Thursday, April 12, 2012

William Byrd II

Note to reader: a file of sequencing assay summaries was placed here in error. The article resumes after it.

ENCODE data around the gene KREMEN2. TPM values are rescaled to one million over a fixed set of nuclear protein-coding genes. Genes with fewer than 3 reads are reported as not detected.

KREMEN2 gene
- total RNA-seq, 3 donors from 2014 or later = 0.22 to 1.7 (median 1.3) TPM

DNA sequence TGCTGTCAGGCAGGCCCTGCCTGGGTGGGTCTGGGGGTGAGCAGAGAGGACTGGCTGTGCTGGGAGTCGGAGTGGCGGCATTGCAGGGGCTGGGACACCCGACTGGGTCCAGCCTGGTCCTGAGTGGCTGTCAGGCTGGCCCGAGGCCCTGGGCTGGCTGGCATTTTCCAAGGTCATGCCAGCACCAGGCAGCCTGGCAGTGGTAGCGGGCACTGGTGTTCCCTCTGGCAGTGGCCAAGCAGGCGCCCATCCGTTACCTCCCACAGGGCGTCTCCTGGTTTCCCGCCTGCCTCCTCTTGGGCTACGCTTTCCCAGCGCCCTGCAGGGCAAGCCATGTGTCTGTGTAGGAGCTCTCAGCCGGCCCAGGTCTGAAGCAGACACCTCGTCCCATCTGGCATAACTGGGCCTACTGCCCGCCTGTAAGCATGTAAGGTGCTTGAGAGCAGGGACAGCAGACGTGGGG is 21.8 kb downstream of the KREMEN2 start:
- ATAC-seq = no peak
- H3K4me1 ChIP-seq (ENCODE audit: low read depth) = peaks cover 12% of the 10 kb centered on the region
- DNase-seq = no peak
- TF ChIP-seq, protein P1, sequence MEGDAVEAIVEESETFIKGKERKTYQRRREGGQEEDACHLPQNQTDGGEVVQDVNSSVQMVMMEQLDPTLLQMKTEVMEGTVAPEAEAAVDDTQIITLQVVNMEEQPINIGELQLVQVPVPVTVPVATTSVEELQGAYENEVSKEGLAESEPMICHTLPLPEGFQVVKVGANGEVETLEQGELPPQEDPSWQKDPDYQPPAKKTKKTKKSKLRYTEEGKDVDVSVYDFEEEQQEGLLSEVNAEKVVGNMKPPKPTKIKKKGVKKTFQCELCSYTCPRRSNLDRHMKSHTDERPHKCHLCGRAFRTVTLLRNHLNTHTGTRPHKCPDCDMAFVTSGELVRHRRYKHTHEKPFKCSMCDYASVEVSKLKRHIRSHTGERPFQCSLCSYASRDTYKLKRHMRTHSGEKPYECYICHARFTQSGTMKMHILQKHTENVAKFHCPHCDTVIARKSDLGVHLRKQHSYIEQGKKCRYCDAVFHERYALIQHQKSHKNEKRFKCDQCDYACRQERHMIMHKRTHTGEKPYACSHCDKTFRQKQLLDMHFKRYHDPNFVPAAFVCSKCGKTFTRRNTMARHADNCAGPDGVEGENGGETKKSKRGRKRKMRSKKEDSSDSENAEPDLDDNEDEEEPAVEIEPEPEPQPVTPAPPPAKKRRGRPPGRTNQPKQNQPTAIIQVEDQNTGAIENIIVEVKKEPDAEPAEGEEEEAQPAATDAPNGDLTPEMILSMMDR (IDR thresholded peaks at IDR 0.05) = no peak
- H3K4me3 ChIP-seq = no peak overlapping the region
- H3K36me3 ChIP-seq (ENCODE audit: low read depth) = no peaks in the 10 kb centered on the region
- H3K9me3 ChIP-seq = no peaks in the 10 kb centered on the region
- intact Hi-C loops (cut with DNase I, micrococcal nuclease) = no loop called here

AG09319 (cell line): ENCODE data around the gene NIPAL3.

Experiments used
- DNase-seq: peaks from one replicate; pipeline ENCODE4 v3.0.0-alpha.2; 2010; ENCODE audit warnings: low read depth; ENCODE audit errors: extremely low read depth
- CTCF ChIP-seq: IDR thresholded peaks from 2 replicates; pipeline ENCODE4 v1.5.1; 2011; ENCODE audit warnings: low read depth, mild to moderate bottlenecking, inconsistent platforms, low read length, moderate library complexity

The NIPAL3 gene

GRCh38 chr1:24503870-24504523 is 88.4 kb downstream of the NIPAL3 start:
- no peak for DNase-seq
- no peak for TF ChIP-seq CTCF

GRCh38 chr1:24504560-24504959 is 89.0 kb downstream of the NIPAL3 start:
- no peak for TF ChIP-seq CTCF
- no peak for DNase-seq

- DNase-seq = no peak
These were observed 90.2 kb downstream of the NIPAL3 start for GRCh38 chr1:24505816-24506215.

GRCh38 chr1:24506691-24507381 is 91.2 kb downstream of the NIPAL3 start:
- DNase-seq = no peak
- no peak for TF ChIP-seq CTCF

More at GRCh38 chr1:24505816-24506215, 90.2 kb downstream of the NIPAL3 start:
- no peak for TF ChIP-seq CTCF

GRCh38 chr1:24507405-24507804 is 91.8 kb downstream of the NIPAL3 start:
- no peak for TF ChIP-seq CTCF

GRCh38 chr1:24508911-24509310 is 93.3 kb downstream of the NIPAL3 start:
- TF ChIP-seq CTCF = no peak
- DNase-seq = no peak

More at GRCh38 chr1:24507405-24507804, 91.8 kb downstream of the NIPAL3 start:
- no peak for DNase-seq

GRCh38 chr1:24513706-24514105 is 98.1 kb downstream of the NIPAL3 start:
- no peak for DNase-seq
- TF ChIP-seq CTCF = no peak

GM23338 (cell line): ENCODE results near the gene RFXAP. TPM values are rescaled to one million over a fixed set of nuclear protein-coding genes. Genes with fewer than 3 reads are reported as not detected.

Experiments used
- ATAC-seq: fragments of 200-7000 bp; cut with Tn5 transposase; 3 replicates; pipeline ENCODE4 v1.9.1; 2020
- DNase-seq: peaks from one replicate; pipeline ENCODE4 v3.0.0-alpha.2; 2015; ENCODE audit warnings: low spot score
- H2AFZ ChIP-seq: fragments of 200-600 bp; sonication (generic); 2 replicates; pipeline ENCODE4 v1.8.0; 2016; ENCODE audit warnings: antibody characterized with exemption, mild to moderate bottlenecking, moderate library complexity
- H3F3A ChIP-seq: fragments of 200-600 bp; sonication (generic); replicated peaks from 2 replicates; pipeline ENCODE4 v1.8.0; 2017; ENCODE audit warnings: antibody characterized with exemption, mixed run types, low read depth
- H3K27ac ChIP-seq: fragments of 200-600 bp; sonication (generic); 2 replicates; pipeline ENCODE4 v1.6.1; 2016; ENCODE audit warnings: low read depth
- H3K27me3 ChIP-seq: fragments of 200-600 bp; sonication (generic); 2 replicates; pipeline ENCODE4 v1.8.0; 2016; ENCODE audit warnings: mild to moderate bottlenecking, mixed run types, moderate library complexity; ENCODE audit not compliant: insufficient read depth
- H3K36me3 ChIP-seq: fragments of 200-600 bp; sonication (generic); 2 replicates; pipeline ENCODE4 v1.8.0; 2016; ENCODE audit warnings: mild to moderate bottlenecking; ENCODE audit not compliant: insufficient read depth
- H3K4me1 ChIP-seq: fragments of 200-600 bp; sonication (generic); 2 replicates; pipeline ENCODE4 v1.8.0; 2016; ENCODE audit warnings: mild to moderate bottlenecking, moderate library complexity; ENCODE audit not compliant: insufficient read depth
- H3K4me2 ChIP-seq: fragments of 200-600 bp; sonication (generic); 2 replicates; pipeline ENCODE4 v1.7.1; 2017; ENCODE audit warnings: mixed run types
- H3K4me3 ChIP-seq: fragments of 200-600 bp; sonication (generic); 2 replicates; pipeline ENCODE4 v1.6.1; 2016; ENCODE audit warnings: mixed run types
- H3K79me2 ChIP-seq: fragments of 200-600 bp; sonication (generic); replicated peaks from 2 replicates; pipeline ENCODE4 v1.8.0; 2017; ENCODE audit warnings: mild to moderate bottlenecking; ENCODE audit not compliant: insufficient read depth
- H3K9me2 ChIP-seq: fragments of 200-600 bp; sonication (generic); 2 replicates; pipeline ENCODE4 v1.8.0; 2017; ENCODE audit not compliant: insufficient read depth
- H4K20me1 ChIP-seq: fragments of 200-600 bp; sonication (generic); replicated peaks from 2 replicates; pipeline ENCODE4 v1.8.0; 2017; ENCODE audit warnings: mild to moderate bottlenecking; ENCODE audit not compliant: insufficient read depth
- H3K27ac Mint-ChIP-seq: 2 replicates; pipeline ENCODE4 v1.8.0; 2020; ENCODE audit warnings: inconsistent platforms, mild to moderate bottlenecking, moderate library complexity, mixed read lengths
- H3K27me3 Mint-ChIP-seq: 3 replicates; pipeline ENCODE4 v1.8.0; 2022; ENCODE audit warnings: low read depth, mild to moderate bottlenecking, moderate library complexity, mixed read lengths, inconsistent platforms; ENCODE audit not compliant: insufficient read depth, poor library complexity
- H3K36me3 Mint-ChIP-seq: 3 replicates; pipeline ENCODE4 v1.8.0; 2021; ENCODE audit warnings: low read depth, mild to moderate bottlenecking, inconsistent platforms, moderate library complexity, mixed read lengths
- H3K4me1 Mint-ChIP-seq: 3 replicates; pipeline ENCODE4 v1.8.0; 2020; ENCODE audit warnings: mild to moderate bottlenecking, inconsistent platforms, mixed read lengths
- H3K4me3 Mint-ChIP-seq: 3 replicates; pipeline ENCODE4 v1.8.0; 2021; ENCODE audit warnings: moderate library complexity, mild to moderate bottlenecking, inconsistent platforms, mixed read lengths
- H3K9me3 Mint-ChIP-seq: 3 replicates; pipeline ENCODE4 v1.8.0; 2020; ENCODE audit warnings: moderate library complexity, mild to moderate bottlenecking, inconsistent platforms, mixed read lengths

During colonial days receiving a formal education was difficult and expensive.  Great lengths were made to send sons abroad for a proper eduction.  The younger William Byrd was probably the most accomplished gentleman produced by colonial Virginia.  After his obtaining his earliest instruction at home, he was sent by his ather to Holland.  In those days Holland possessed a high reputation, especially for the opportunities it offered for a training in business.  In 1685, he was receiving lessons from a tutor in England.  There was an estraordinary grace in his writings and his culture reflected the spirit of the most admirable literary schools of the day.  Nor was he content with a learning restricted to ancient and modern belles-lettres.  Before returning to Virginia in 1696, he was a student of the Middle Temple, and thus added a special knowledge of law to the literary and business information which he had already obtained.  Thus, several months before he completed his education, he was elected a member of the House of Burgesses   Sources: Letters of William Byrd, March 31, 1685; Institutional History of Virginia in the Seventeenth Century by Philip Alexander Bruce.
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